After more than a decade and a half, the classic

Age of Empires

series is finally getting a new, full-fledged volume.

But will

Age of Empires IV

also interest so many people?

There are few games that were probably played together in ICT rooms as much as

Age of Empires II

.

The classic strategy game allowed gamers to play wars on multiple PCs at the same time, while gradually making their people bigger and more powerful.

Developer Relic and Microsoft want to make

Age of Empires IV

a real, classic strategy game.

This is evident from the setting alone.

For

Age IV

, the studio harks back to the Middle Ages, the period that was also central to

Age of Empires II

.

'Middle Ages ideal for strategy game'

According to Adam Isgreen, responsible for the game on behalf of Microsoft, the Middle Ages just lend themselves very well to a strategic title.

The balance between units during that period is naturally very good, with archers, cavalry and foot soldiers.

That almost seamlessly coincides with the holy trinity of stone, paper and scissors.

Until now, Microsoft had

disclosed

only two of the warring factions in

Age IV

: the English and the Mongols.

We saw them compete in the game's first trailer.

Which means we immediately run into a small problem, because it is very unlikely that English and Mongolian troops met on the battlefield in the Middle Ages.

But hey, "it's a game", Isgreen says when asked.

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Watch the first trailer for Age of Empires IV

Units speak in historically accurate language

The studio has devoted a lot of time to the voices of the in-game units.

You will hear troops not only speaking in their own language, but even in historically accurate language, which evolves as you reach later eras in the game.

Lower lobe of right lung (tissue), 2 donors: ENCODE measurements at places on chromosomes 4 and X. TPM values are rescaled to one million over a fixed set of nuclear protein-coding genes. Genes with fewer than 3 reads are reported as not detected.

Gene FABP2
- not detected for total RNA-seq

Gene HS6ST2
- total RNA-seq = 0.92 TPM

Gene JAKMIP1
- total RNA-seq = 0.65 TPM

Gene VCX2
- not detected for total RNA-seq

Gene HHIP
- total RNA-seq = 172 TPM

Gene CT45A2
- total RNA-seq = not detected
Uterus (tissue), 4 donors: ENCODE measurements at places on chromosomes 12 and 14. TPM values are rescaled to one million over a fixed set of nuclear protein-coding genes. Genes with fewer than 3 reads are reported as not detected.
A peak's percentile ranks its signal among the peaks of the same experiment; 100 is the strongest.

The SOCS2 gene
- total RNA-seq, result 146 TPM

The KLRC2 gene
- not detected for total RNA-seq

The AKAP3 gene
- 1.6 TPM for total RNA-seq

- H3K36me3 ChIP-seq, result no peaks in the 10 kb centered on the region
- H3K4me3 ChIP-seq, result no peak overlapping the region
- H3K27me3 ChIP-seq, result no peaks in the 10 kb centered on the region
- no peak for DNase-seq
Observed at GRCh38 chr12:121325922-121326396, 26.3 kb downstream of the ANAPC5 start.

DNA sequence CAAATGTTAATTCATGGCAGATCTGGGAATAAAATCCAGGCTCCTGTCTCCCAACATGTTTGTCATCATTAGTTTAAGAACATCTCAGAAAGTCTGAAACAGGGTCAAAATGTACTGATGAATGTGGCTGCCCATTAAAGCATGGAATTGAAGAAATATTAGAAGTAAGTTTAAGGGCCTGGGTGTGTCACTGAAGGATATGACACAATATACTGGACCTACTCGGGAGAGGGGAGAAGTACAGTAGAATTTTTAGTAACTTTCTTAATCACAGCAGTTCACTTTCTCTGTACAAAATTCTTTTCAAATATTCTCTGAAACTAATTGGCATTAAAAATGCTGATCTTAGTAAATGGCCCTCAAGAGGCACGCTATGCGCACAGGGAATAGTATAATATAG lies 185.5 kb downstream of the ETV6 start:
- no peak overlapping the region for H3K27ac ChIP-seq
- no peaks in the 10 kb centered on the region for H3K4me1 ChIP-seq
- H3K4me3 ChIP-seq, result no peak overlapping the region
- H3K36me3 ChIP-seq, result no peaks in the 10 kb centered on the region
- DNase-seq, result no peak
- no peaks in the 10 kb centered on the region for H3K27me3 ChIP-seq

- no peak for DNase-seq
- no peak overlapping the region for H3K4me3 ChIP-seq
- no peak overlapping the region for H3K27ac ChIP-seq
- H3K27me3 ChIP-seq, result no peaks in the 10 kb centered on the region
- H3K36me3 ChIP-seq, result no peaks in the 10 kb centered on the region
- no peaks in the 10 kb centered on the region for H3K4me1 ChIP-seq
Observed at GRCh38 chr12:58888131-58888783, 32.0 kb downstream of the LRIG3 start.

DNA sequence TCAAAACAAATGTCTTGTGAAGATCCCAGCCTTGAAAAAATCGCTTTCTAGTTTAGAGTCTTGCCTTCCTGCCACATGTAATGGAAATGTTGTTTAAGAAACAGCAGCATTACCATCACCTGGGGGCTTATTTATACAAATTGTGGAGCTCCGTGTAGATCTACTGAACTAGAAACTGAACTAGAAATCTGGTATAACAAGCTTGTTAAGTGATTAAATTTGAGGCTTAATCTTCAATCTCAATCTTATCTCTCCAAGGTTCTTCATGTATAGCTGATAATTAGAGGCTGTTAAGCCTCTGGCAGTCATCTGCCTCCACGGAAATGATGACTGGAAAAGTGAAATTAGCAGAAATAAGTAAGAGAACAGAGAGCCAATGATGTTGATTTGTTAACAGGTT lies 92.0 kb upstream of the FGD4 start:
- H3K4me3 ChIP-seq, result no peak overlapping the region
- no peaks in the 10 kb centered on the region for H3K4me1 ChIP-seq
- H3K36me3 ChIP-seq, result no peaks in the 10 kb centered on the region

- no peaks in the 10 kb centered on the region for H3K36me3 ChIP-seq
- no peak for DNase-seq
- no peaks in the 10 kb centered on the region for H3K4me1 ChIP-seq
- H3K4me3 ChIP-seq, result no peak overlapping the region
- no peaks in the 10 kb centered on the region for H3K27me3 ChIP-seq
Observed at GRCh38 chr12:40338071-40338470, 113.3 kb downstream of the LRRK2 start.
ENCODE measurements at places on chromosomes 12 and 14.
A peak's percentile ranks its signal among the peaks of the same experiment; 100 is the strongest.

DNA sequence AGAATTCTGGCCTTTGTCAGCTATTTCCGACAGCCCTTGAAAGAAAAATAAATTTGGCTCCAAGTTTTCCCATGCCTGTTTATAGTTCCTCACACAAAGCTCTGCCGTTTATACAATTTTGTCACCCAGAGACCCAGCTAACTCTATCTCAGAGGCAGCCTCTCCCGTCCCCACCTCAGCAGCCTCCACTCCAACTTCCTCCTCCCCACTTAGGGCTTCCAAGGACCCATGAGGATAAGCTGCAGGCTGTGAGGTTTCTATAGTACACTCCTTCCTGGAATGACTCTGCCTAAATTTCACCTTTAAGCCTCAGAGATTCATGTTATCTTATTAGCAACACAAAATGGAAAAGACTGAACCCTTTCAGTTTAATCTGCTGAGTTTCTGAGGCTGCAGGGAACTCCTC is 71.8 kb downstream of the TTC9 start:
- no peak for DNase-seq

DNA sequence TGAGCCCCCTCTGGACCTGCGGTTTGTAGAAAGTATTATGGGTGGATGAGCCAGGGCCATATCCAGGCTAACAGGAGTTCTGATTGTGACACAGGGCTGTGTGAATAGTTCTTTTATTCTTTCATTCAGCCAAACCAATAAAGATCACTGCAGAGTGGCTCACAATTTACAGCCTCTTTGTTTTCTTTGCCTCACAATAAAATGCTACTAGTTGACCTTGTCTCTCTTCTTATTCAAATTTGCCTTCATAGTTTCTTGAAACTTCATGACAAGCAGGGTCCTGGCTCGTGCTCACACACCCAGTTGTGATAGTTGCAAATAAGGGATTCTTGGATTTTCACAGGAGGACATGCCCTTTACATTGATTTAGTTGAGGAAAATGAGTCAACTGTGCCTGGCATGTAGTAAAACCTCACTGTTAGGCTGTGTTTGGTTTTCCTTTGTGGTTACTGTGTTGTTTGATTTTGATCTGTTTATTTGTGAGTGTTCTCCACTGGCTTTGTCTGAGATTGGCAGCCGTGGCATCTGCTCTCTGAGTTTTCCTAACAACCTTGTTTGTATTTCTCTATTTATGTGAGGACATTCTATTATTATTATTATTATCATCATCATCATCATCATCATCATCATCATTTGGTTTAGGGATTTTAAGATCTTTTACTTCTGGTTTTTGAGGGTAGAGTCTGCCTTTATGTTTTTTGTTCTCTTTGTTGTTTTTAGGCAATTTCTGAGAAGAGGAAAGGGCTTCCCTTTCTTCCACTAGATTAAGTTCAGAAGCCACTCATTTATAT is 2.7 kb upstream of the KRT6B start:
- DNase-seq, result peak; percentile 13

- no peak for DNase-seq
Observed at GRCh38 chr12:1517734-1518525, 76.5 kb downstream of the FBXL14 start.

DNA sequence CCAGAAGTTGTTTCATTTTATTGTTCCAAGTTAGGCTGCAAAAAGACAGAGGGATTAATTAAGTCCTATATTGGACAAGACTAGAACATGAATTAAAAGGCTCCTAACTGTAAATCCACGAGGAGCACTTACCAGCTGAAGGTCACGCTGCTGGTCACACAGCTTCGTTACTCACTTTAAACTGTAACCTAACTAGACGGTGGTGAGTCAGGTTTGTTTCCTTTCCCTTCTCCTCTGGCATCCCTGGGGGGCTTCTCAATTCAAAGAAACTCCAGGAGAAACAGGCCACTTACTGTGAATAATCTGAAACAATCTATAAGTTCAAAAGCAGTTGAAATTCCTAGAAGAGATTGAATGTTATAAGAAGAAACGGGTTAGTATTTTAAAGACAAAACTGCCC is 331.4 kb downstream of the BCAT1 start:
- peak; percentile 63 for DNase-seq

This means that English troops initially speak Old English, which is hardly understandable for untrained listeners.

Later you will hear Middle English and early modern English and only the latter starts to resemble what we know.

For English, such an operation is still fairly simple, but Relic has done the same for the languages ​​of all factions in the game.

Cartoony

characters on the battlefield

A clear dichotomy has been made visually.

The in-game landscape is much more realistic and detailed, with steep cliffs, rolling hills, trees and swaying lawns.

Soldiers and buildings, in turn, look a bit more

cartoony

.

According to Relic, that is because sometimes hundreds of soldiers can appear on the screen at the same time.

By keeping the 3D models simple, this can be visualized better.

For Age of Empires IV, the studio harks back to the Middle Ages.

For Age of Empires IV, the studio harks back to the Middle Ages.

Photo: Microsoft

Story of two hundred years

The game will have both story campaign and multiplayer.

Little is said about the latter, but the story is already a bit more clear.

For example, we now know that the game will have four separate campaigns, which are based on historical events.

In one of the four you follow William the Conqueror in the year 1066, whose descendants you will also follow in later levels.

So you can see how the family reigns until at least the year 1215. Quite an extensive story.

Preliminary conclusion

It's been nearly four years since Microsoft announced that an

Age of Empires IV

is coming.

Now that Microsoft and Relic have lifted a slightly larger corner of the veil, it becomes clear that Relic tries to keep the good of the series, but at the same time tries to implement the necessary innovation.

The studio does not happen overnight.

It already established a Community Council in 2017 with seasoned fans to whom it continues to present ideas for the game.

The current mix behind the game arose from consultation with those players.

This autumn should show whether that works out well.